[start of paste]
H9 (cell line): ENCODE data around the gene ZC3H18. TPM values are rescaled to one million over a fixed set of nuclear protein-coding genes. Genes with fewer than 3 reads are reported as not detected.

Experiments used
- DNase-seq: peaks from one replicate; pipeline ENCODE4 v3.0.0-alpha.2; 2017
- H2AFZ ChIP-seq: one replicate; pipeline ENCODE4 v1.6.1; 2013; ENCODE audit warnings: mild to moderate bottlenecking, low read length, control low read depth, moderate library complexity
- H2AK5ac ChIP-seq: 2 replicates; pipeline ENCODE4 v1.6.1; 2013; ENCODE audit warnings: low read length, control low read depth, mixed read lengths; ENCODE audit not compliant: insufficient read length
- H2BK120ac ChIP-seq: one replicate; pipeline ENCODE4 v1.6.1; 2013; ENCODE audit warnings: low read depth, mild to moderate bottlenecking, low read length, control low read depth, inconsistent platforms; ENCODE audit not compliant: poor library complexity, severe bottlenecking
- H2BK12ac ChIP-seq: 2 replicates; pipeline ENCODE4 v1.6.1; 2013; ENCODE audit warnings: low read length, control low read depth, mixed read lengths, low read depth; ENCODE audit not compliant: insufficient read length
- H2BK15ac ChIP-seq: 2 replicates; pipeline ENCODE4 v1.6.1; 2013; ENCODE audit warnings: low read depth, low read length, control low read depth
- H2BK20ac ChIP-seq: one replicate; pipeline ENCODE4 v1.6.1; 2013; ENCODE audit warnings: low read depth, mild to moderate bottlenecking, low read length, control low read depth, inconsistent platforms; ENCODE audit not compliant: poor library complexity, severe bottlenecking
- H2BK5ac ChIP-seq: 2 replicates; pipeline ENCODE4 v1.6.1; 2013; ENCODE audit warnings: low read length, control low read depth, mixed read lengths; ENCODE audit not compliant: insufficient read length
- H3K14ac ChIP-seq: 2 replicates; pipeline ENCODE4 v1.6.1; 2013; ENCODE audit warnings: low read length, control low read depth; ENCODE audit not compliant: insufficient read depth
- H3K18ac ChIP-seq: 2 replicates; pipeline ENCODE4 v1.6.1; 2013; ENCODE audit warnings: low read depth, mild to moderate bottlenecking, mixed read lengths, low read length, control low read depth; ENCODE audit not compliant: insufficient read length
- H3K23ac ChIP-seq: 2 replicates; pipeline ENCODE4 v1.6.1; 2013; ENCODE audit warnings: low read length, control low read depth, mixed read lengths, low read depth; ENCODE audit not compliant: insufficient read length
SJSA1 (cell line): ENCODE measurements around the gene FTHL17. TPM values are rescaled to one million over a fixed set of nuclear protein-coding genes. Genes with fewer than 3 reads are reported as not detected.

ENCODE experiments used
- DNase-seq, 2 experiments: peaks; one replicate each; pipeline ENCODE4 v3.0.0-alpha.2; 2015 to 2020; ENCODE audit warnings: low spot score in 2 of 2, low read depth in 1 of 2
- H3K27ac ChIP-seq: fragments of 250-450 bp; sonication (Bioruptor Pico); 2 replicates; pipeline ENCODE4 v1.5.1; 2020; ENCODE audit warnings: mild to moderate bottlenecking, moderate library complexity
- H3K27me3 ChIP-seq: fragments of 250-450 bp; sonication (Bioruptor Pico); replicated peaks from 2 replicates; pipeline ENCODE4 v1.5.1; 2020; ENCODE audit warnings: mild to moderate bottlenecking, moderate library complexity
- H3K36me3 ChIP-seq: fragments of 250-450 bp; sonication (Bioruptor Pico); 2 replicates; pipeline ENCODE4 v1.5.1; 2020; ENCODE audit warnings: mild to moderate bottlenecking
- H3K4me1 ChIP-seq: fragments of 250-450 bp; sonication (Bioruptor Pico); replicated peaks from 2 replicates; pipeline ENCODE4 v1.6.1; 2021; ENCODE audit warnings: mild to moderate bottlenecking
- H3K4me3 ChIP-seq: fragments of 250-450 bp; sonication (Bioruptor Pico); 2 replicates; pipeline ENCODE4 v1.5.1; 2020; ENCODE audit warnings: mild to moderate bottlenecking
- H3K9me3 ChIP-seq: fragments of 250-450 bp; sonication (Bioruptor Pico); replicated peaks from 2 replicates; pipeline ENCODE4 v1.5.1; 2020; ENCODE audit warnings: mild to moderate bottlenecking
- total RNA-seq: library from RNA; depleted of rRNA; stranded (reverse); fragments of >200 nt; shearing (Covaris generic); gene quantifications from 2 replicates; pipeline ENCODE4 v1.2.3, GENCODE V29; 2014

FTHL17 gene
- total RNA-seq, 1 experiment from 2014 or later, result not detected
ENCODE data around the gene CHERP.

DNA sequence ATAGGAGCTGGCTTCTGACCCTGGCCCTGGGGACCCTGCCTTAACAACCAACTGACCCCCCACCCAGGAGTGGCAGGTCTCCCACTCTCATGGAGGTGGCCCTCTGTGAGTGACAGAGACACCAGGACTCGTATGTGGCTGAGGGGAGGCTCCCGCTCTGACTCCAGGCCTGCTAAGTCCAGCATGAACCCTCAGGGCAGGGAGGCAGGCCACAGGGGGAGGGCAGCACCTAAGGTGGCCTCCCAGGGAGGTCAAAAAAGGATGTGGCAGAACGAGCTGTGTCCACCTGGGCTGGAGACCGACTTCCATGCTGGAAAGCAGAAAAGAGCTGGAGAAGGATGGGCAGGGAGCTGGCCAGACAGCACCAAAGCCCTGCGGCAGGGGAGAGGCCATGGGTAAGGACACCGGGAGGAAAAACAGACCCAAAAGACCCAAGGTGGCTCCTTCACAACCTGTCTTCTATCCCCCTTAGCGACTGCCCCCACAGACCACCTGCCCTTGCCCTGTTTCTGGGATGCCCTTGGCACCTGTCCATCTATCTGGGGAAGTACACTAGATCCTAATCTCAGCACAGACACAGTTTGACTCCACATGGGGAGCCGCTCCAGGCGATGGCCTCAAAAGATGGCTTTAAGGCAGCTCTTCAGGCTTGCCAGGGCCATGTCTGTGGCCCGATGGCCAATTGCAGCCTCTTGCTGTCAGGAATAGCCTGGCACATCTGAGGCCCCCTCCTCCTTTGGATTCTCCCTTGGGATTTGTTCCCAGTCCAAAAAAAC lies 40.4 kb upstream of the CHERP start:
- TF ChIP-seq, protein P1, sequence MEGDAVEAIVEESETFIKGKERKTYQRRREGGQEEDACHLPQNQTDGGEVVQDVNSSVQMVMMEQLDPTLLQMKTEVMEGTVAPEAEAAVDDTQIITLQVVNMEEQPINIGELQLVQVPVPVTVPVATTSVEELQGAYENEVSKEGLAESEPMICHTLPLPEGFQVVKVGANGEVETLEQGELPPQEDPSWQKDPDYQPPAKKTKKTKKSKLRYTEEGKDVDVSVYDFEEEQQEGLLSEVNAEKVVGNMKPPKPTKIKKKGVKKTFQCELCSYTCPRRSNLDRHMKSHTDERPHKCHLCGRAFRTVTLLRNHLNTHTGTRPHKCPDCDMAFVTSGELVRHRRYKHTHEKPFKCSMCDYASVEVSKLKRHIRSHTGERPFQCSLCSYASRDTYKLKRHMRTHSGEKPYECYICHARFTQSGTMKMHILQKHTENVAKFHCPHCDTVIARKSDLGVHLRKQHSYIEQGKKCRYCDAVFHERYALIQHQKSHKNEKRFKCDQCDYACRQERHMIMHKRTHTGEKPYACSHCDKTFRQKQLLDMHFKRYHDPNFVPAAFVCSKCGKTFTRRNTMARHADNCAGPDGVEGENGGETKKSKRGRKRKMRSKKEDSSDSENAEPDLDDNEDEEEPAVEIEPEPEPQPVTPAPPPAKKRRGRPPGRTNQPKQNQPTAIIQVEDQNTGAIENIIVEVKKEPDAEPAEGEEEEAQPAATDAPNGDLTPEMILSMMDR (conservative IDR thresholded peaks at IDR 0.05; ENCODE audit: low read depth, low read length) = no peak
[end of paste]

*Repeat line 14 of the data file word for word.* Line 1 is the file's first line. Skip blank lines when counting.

SJSA1 (cell line): ENCODE measurements around the gene FTHL17. TPM values are rescaled to one million over a fixed set of nuclear protein-coding genes. Genes with fewer than 3 reads are reported as not detected.